Handedness is perhaps the most overt reflection of lateralization of the central nervous system in humans. Humans show a strong and population-level bias toward using one hand rather than the other for manual activities, which is unusual among mammals (Vallortigara et al., 2011). Roughly 90% of humans are right-handed, while even other primates (e.g., chimpanzees and macaques) do not show such a strong degree of population-level handedness (Lonsdorf and Hopkins, 2005; Meunier et al., 2013). This motor asymmetry is observable at least as early during human development as 15 weeks of gestation, and is preceded by asymmetries of arm movements even earlier (Hepper, 2013). In addition the tendency toward right handedness has apparently been present throughout human history, and across cultures and continents (Coren and Porac, 1977; Hardyck and Petrinovich, 1977; McManus, 1991, 2009; Faurie and Raymond, 2004).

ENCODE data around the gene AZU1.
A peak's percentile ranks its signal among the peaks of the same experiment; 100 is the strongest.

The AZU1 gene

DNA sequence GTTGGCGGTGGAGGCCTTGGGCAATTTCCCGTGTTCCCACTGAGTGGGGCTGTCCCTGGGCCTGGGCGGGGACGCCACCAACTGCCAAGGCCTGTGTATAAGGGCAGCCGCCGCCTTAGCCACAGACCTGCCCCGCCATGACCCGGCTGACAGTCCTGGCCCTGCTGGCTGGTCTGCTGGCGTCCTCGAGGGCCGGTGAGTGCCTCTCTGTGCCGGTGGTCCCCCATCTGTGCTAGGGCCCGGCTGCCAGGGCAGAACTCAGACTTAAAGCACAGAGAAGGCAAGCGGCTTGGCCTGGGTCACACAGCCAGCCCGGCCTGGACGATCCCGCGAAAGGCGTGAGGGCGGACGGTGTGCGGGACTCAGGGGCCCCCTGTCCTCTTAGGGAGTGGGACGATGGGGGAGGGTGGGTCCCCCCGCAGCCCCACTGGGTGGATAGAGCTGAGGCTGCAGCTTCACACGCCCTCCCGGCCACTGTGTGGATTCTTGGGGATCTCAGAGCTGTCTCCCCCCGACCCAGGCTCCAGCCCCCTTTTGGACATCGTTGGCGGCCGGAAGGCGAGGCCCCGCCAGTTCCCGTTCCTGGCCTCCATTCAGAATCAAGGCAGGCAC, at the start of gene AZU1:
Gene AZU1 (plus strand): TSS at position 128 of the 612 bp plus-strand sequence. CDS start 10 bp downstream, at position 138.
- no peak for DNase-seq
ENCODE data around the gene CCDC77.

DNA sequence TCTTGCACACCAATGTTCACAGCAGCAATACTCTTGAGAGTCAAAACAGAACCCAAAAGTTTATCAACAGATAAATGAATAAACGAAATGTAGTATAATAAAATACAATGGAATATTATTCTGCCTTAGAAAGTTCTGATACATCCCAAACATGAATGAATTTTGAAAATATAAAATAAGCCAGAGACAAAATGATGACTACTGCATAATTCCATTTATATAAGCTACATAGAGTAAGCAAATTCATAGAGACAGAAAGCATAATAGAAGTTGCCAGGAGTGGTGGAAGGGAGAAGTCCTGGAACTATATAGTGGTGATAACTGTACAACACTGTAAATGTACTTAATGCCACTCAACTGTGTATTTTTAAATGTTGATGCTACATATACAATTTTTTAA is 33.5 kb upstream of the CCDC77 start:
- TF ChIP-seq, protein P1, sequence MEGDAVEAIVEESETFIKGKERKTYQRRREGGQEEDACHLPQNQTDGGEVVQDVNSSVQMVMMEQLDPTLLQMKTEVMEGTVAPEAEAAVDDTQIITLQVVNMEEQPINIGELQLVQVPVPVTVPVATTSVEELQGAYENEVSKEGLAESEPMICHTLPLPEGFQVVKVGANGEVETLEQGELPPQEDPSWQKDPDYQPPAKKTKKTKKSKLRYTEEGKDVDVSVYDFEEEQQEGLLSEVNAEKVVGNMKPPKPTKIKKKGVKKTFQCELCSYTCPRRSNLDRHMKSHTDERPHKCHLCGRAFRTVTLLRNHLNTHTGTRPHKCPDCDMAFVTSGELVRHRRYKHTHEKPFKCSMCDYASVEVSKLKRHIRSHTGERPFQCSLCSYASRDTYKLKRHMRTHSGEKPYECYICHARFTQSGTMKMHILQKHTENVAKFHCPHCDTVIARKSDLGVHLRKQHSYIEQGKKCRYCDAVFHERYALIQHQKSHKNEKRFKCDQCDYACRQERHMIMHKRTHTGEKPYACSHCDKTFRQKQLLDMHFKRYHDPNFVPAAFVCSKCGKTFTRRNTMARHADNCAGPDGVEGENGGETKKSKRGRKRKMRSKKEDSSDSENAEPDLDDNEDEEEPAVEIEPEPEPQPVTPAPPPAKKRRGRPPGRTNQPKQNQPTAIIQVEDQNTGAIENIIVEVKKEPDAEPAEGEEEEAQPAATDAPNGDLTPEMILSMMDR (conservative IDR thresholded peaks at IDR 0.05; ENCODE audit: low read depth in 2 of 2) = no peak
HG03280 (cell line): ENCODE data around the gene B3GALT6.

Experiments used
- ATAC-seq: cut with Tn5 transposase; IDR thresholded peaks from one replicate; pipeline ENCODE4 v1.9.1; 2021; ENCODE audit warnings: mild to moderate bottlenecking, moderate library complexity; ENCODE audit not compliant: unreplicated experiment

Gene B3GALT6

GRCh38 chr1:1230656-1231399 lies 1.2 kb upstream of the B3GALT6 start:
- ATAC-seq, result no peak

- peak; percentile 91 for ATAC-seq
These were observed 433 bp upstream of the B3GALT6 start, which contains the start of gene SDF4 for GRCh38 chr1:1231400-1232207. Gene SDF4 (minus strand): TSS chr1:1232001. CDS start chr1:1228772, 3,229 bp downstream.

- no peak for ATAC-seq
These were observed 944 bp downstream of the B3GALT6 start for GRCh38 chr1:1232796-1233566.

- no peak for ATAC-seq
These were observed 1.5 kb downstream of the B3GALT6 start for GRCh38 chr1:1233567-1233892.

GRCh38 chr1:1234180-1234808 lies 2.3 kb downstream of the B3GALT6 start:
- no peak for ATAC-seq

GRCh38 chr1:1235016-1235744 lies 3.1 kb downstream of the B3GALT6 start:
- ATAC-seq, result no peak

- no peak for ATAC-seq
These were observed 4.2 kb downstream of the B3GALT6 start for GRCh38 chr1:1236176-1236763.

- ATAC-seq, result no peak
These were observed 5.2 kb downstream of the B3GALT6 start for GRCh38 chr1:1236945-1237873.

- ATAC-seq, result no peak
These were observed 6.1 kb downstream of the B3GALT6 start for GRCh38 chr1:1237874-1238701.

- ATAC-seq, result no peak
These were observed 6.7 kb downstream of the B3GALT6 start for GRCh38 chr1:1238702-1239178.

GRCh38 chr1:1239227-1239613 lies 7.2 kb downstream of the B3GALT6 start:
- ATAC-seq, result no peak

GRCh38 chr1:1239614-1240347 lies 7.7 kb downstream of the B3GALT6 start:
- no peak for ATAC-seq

Due in part perhaps to its minority status and past cultural stigmatization, left-handedness has often been studied in the context of pathology, for example in relation to Alzheimer's disease (de Leon et al., 1986), substance use (London, 1989), and autoimmune disorders (Geschwind and Behan, 1982). Handedness has also been investigated in relationship to lateralized cognitive functions, such as visuospatial processing (Gordon and Kravetz, 1991), face recognition (Luh et al., 1994; Willems et al., 2010; Bukowski et al., 2013) and prominently, language (Tzourio et al., 1998; Knecht et al., 2000b). Knecht and colleagues found an increased incidence of bilateral and right hemisphere language lateralization among left-handers, compared to right-handers, although the majority of left/mixed handers still showed left-hemisphere language dominance (Knecht et al., 2000a,b). This suggests that developmental mechanisms affecting cerebral language dominance overlap to an extent with those influencing hand motor control. However, it remains poorly understood how these different domains of functional lateralization are related to each other (Badzakova-Trajkov et al., 2010).